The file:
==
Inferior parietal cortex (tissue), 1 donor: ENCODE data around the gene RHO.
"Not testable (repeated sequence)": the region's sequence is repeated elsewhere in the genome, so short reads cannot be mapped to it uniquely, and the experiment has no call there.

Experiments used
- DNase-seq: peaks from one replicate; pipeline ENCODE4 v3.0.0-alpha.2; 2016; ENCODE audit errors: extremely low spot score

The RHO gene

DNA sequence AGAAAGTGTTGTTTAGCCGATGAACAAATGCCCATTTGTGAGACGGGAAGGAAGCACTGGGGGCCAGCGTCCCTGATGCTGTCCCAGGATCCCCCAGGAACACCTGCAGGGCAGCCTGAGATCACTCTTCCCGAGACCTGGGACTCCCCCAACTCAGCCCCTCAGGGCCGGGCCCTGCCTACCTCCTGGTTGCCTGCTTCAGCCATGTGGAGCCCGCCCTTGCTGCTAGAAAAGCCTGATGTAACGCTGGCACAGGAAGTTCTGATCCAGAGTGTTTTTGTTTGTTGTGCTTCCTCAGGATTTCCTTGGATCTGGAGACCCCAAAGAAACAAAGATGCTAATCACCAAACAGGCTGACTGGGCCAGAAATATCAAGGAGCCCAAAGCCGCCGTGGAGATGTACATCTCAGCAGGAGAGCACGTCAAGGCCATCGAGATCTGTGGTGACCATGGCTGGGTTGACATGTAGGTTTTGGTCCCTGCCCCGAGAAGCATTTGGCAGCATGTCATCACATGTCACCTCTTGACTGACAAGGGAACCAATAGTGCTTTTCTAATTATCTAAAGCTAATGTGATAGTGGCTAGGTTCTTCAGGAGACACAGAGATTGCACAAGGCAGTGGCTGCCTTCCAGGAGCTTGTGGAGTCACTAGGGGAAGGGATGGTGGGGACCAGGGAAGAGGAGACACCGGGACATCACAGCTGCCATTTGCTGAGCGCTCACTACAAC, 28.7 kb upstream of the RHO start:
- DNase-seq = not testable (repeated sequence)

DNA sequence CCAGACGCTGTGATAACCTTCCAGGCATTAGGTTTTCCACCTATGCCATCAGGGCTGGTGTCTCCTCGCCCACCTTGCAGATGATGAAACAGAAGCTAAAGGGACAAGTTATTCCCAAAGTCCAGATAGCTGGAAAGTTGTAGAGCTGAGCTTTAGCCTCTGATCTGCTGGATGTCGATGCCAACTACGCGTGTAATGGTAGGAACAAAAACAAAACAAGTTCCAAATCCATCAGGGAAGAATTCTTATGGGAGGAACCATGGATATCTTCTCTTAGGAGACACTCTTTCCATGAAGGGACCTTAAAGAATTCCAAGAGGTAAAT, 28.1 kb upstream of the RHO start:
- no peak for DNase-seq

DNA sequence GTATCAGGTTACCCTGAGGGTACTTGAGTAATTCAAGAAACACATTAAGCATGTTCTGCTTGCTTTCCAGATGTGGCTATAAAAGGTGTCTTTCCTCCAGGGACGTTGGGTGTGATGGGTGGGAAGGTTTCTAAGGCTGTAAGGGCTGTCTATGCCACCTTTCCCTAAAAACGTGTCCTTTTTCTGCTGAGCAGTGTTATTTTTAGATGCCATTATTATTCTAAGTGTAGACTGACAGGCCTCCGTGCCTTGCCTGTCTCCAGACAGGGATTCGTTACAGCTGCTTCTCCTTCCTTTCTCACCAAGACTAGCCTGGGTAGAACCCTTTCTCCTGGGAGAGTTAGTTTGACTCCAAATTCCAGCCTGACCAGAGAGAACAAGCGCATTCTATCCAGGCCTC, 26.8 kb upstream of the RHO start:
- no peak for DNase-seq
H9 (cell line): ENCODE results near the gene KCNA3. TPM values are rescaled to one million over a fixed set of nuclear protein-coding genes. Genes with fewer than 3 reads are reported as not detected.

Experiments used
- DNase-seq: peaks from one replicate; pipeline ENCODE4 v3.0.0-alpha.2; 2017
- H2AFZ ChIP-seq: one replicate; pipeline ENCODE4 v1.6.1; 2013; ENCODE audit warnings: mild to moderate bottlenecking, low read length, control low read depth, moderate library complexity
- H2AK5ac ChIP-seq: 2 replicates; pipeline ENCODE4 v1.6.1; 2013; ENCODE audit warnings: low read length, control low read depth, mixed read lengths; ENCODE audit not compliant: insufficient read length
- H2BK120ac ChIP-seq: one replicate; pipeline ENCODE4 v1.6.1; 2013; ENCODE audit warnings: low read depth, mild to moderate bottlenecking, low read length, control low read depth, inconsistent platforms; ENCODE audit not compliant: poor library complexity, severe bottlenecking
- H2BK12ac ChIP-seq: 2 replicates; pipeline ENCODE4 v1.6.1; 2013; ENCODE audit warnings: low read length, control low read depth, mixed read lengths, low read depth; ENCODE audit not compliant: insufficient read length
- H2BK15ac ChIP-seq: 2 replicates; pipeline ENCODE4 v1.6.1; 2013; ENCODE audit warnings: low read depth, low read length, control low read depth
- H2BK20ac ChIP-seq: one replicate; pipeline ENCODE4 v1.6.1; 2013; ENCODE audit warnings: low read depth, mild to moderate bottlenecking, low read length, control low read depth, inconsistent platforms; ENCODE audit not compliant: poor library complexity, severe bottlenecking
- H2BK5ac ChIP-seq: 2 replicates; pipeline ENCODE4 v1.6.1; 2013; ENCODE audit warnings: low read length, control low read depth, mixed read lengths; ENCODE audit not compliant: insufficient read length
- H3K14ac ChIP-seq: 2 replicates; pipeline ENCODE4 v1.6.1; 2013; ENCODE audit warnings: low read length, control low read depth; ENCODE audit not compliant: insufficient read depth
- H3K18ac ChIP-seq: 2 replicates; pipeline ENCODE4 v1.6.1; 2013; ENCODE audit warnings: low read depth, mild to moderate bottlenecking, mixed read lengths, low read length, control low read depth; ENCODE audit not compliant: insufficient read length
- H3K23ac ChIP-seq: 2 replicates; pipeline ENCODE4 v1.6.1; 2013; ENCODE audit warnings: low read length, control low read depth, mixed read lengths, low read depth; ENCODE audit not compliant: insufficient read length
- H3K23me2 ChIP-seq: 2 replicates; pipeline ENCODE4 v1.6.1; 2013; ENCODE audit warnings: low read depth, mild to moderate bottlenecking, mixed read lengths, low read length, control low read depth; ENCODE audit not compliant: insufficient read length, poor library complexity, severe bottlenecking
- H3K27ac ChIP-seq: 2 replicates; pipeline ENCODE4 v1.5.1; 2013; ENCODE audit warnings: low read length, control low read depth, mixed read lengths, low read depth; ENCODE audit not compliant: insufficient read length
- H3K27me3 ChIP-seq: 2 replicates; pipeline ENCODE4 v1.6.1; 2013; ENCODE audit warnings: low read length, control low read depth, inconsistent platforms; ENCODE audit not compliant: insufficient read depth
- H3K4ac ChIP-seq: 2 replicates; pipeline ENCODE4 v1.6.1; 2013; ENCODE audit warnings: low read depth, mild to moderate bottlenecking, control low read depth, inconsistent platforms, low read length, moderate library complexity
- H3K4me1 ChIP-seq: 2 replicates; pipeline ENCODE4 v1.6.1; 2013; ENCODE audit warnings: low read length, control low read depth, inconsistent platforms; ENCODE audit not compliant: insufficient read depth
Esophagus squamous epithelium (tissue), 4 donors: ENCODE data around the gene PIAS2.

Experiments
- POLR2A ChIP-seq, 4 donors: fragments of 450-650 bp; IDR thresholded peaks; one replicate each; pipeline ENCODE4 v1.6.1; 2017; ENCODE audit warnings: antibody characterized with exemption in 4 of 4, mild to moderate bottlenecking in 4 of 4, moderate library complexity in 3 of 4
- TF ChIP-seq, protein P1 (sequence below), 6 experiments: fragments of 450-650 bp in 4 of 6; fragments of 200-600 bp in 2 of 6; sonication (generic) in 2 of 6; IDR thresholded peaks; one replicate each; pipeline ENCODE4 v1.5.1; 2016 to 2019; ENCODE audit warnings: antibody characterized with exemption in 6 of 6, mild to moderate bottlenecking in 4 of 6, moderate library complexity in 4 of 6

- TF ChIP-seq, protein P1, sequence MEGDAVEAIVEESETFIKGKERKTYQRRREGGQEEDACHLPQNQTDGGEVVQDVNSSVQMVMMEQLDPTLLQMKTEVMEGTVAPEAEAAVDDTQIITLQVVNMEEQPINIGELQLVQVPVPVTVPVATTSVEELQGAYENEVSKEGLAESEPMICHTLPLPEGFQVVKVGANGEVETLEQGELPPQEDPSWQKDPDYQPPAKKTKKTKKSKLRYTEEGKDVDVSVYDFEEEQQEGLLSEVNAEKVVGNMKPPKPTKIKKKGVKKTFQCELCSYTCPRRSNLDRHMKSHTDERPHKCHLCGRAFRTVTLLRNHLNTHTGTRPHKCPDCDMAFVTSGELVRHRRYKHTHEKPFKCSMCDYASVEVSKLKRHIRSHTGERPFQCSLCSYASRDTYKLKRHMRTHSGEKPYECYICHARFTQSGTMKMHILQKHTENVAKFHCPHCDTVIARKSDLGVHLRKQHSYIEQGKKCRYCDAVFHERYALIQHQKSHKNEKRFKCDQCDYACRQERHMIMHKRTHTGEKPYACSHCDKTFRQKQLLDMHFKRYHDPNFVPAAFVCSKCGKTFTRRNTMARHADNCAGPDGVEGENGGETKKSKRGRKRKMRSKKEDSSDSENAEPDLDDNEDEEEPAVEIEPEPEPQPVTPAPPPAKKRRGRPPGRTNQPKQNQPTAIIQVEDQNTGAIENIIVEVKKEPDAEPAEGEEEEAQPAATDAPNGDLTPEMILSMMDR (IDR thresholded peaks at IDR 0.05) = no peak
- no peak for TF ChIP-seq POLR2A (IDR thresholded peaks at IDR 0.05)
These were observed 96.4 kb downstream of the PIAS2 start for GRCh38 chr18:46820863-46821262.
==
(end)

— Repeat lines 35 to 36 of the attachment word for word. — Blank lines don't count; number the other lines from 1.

- no peak for TF ChIP-seq POLR2A (IDR thresholded peaks at IDR 0.05)
These were observed 96.4 kb downstream of the PIAS2 start for GRCh38 chr18:46820863-46821262.